Although I do agree that college campuses were underserved in the 60’s and 70’s, and that Rabbi Jackobavitz does great work, Chabad already had its first campus shliach at UCLA in the 60’s, and many more in the 70’s, including Rabbi Goldstein, shliach at the University of Michigan in 1975.
It would be inappropriate to say that “The father of college kiruv was and is Rabbi Avrohom Jackobavitz” when the University of Michigan had a shliach long before Rabbi Jackobavitz began working there.
Chabad has recently expanded its permanent campus Student Centers to close to 200 campuses, while offering varied activities at an additional 150 universities.
Rabbi Goldberg Responds: Some readers were offended that the work of Chabad was seemingly slighted in my article. Indeed, Chabad opened at Brandeis in 1949. Let me try to explain where I was coming from.
In most non-Chabad communities, when we speak of kiruv we are not usually referring to Chabad. Not because we disrespect Chabad, or because we don’t recognize Chabad’s tremendous achievements, but rather because what Chabad does and what other organizations do are very different.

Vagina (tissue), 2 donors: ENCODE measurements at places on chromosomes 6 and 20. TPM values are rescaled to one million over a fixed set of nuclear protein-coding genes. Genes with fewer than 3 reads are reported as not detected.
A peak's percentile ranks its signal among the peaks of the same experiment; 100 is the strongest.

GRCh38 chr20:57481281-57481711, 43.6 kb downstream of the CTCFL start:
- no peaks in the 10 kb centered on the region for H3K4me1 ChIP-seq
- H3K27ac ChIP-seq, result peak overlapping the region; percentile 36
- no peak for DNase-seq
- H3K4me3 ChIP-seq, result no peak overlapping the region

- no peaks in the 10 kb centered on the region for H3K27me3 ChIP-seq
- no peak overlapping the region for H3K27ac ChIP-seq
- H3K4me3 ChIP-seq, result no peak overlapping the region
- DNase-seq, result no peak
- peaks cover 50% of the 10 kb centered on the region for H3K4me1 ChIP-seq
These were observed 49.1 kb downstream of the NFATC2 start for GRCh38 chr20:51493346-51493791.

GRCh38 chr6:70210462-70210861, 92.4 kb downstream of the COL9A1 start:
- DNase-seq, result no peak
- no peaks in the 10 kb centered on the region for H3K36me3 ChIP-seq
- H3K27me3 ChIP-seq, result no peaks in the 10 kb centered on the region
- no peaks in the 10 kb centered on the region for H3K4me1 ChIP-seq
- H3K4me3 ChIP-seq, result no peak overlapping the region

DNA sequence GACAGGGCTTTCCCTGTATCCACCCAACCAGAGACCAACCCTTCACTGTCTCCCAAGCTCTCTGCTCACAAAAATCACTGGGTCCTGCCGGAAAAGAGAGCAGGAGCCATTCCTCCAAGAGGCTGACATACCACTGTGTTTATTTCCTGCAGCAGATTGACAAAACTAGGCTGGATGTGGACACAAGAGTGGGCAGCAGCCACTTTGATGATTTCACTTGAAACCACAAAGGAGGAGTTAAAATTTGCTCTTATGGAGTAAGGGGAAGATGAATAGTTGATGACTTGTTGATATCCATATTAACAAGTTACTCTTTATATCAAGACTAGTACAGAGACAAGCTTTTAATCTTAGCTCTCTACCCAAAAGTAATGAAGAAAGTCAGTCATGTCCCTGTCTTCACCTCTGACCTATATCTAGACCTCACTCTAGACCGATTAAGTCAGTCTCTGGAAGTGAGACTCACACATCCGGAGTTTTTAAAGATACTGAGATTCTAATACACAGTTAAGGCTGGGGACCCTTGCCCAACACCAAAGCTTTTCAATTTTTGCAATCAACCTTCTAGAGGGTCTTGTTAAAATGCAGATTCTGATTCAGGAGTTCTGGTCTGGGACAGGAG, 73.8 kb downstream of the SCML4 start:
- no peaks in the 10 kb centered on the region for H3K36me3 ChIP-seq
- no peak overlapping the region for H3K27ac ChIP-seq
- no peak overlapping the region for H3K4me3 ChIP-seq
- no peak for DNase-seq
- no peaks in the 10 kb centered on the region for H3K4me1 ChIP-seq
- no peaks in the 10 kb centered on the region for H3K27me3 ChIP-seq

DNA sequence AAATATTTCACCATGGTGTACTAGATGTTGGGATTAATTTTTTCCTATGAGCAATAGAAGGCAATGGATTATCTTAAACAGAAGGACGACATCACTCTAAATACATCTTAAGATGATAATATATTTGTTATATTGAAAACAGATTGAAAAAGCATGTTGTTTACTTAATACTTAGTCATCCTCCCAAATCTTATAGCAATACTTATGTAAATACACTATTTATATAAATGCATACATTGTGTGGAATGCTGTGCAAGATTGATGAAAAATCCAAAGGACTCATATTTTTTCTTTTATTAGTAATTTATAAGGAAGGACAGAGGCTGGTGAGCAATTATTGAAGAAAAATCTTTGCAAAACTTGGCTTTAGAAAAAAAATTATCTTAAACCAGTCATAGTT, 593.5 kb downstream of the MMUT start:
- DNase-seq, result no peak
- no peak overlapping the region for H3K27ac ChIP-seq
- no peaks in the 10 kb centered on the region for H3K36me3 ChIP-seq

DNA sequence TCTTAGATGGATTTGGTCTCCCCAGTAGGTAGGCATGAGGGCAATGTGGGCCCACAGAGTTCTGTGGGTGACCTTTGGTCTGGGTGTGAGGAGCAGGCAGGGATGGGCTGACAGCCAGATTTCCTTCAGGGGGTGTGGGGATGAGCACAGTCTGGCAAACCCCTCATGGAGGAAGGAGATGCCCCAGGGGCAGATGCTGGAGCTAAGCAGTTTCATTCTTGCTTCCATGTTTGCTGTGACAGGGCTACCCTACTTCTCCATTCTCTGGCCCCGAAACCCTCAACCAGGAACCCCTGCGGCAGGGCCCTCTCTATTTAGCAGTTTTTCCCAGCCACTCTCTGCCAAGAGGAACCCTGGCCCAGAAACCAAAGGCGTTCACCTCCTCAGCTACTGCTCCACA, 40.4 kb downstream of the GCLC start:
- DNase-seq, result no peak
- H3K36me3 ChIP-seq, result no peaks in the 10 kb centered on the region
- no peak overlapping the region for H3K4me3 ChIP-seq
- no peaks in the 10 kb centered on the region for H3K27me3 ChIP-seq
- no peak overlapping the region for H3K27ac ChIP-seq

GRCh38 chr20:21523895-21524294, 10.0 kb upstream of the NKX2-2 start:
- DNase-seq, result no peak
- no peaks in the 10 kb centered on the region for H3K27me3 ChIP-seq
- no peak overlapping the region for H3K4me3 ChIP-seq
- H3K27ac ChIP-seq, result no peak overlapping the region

It is beyond the purview of this response to explain the differences in motivation and approach of Chabad rabbis as opposed to non-Chabad rabbis; suffice it to say that Chabad does not call its outreach efforts “kiruv” but specifically “shlichus.” (Those who would like me to explain the difference are welcome to e-mail me at firstname.lastname@example.org.)
Though I made a passing acknowledgment in my article to Chabad, I should have made it clear that I was concentrating mainly on non-Chabad kiruv organizations. I should have written that Chabad deserves a separate article due to its tremendous accomplishments on and off campus.
If I offended anyone by omitting Chabad, I am profoundly sorry.
Hillel, while it does tremendous work on campus, is non-denominational. Some Hillel rabbis do involve themselves in kiruv, but that is not, by and large, their mission. I wasn’t looking to minimize their contribution. Here at Rutgers, the Maimonides Program is run inside the Hillel House, as is often the case nationwide. Our organization, the Rutgers Jewish Xperience, has an excellent relationship with the Hillel here, as is true on many other campuses.
While non-Chabad campus kiruv did exist years ago (as in the case of the Lakewood chevrusa program at Rutgers), it certainly did not do so on a large scale. A once-a-week chevrusa program, as important as it was, simply cannot compare to the full-time kiruv initiatives now occurring on campuses across the country.
Letters to the Editor